Possibility 1: These men perform feats of supernatural activity which are demonic in nature. They have miraculous and prophetic powers. These guys sound pretty impressive. If they don't make the cut, who can? Yet God clearly states that what they do is unauthorized. In my book, supernatural occurrences without the approval of God can only be empowered by Satan.
Some people point out that they cast out demons as well, which doesn't make sense. Even Christ says that the prince of darkness would not expel his own forces. However the devil also has power to deceive. I've been around long enough to witness plenty of examples of people "speaking in tongues" or "casting out demons" with less than convincing results. They may honestly believe in their efforts, but it does not mean they have God's approval. This leads us to a second option.
Possibility 2: These men claim to perform feats of supernatural activity, but are self-deceived. Notice that the Scripture never actually confirms they did such things. It only says they claimed to. Jesus did not say, "Many will come to me who prophesied and cast out demons, and say, 'Lord, Lord,'" He did say, "Many will come to me who say, 'Lord, Lord, did we not...?" It is true Scripture seems to imply that they were successful, but we cannot know for sure. In any case, these "disciples" are not Christ's true followers at all. They are either occultists, or else liars.
This revelation has put my mind at ease regarding the implications of this text. You see, many pastors will level Jesus' words at the members of their own congregation, people who, like you and me, are simply trying to live the Christian life as best they can. People who pray, and serve, and love, and worship the Lord. These are not the sorts of people Christ was warning at all! Too often this passage has been wielded as a weapon to rattle the hearts of sincere believers. Not convinced? Let's continue exploring.
In Matthew 25 Jesus talks about the last judgment. He divides the sheep from the goats, the saved from the unsaved. As proof of those who are his, he says, "I was was hungry and you gave me food, thirsty and you gave me drink, a stranger and you welcomed me, naked and you clothed me, in prison and you visited me." I think this is important. Jesus is talking about love and compassion as evidence of his true disciples. This conforms with what we know of Scripture. Christ does not say, "Enter in, you who performed miracles, cast out demons, and prophesied." Why? Because the truths for which his people live are even greater feats than those. Miracles, when God chooses to work through them, can be impressive. But there are no greater miracles among his people than faith, hope, and charity. Now take the reverse. The lawless ones did not come to him and say, "Lord, Lord, did we not visit you in prison, and feed you, and give you drink?" Had they done so, they would not have been turned away as strangers. Rather, Christ condemns the lost for refusing to offer him help in his time of need. This further convinces me that the men in Matthew 7 were satanic. It is just like the father of lies to lead men into twisted spiritual activity, because deceit and darkness is his realm. Yet he cannot, or will not, ever encourage men towards acts of goodwill and charity. That realm is solely God's.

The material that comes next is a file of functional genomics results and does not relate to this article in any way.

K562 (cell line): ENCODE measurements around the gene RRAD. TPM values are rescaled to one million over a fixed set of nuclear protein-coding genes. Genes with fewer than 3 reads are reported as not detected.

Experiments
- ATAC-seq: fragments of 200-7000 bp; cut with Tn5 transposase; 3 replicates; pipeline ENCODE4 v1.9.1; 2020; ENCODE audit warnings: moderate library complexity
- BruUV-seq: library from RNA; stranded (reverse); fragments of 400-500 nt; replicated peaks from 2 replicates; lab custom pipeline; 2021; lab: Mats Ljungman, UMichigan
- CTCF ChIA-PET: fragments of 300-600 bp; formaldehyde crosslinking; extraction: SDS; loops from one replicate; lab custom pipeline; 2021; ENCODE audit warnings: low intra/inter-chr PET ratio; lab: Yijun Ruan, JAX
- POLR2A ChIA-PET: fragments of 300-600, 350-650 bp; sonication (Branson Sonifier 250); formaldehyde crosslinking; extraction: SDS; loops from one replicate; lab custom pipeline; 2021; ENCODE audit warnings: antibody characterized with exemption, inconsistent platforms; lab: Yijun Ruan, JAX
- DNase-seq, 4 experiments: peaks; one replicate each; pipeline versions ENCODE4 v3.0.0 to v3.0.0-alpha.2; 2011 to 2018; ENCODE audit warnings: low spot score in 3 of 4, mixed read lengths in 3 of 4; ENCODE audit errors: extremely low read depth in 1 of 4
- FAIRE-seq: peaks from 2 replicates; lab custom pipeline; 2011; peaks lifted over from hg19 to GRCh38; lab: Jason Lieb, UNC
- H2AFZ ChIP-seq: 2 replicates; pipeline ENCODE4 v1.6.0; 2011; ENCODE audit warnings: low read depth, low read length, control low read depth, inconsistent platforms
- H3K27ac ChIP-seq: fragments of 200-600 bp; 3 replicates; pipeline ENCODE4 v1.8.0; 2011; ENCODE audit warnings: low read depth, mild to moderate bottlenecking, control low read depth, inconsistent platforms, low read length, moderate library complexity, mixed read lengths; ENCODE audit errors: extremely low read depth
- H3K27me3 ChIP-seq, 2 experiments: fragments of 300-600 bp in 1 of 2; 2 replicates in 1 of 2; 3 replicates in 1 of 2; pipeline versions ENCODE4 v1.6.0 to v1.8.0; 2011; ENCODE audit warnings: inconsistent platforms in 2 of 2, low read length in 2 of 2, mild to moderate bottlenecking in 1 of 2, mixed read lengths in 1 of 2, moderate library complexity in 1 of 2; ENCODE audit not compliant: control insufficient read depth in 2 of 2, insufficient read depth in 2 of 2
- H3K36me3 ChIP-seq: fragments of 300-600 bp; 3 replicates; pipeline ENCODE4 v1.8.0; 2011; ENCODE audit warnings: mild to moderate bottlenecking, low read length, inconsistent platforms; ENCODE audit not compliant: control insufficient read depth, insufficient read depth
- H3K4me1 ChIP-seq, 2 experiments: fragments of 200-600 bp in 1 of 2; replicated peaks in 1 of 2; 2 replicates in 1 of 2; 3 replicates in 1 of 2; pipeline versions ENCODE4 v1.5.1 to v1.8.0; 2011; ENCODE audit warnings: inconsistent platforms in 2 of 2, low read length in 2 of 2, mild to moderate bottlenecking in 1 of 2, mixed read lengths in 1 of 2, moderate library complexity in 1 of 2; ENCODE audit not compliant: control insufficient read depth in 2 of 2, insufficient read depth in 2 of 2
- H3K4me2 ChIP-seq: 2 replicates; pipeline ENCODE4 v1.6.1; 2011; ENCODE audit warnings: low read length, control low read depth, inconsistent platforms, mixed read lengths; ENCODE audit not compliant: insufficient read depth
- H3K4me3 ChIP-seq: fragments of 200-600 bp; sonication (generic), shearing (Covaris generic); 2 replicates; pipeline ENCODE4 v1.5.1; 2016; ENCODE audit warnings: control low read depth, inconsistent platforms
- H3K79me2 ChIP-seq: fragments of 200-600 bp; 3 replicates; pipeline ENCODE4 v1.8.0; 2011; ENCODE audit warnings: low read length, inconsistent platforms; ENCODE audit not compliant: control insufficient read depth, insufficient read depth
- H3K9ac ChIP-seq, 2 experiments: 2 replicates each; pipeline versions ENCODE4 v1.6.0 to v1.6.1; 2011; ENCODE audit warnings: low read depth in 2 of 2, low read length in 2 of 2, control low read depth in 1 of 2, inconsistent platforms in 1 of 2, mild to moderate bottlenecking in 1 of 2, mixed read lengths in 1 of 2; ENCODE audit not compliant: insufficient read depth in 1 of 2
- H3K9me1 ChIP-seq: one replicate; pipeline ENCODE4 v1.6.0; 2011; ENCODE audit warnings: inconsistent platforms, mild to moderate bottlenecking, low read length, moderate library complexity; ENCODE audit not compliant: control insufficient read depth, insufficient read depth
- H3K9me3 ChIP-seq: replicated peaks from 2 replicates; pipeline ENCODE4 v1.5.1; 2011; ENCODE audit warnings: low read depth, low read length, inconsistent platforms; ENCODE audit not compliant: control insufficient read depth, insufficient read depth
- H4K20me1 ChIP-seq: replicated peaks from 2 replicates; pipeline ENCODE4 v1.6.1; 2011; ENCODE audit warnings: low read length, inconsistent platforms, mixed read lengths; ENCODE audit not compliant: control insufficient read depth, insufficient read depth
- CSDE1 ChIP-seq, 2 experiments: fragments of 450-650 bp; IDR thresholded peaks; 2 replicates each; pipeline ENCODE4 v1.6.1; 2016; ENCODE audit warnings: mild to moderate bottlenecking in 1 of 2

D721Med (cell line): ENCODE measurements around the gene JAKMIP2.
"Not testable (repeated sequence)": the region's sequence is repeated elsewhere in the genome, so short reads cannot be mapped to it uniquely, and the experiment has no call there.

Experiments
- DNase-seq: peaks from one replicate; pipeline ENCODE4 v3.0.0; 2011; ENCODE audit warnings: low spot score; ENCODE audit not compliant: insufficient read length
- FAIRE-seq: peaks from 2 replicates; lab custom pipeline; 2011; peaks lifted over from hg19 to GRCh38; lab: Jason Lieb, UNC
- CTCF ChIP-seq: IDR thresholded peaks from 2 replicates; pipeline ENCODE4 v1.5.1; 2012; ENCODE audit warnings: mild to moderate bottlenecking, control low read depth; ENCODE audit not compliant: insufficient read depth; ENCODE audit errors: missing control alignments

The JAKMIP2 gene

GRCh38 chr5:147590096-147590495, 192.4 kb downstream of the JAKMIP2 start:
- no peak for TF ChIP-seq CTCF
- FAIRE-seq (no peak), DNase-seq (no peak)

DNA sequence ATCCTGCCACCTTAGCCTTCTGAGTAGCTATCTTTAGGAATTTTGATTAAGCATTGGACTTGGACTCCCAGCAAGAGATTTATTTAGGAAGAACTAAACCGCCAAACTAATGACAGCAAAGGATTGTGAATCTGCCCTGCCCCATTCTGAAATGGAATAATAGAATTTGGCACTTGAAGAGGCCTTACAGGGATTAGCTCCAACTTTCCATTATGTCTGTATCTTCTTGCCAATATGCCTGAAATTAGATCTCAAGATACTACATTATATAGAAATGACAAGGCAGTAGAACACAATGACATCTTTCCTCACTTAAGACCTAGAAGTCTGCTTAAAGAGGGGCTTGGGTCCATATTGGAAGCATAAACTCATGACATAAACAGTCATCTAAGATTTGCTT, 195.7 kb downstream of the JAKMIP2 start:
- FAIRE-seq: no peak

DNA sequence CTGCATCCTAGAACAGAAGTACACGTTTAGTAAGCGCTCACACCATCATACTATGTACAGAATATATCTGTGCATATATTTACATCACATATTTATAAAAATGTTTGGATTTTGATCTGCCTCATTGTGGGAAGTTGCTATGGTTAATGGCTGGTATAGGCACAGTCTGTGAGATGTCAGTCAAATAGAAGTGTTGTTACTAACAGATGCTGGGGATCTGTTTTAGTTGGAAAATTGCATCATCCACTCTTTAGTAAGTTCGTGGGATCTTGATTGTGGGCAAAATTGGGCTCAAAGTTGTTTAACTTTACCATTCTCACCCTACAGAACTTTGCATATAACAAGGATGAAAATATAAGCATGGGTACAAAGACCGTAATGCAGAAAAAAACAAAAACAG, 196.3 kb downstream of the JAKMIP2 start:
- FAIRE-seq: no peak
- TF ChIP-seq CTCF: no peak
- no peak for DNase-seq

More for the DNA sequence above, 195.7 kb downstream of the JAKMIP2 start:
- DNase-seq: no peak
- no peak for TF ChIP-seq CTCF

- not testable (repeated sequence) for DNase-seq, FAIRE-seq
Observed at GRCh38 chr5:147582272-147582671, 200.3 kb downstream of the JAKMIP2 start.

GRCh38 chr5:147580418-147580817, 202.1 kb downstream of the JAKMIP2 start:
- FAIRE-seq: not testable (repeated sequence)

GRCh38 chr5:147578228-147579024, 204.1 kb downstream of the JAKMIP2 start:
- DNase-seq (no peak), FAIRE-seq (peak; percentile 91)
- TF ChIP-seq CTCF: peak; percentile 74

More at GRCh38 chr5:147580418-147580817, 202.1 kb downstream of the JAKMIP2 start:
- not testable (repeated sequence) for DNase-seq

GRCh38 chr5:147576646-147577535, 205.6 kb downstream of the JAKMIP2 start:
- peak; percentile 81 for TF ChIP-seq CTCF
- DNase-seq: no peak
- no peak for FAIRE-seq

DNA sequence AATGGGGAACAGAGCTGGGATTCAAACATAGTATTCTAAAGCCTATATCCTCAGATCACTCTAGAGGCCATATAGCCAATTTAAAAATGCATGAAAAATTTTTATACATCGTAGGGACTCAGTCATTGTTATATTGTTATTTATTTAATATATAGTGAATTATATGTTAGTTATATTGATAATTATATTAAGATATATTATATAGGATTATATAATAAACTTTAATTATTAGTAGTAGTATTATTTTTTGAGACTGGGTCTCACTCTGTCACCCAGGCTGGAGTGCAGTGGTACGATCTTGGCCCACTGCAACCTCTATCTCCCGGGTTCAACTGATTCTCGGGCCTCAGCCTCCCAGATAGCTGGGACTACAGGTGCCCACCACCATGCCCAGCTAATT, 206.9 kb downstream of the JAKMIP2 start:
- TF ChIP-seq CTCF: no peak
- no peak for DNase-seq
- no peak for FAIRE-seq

Finally, consider the overall context of Jesus' words in Matthew 7. They come at the close of the Sermon on the Mount, in which he offers his disciples guidelines for how to live. Then, just prior to his infamous condemnation, Jesus warns of false disciples. Men who come in sheep's clothing, but are inwardly ravenous wolves. Men who will be known by their rotting fruit. Like Matthew 25, Christ emphasizes that it is the fruit of the spirit which prove his disciples, something no amount of demonic activity could ever reproduce.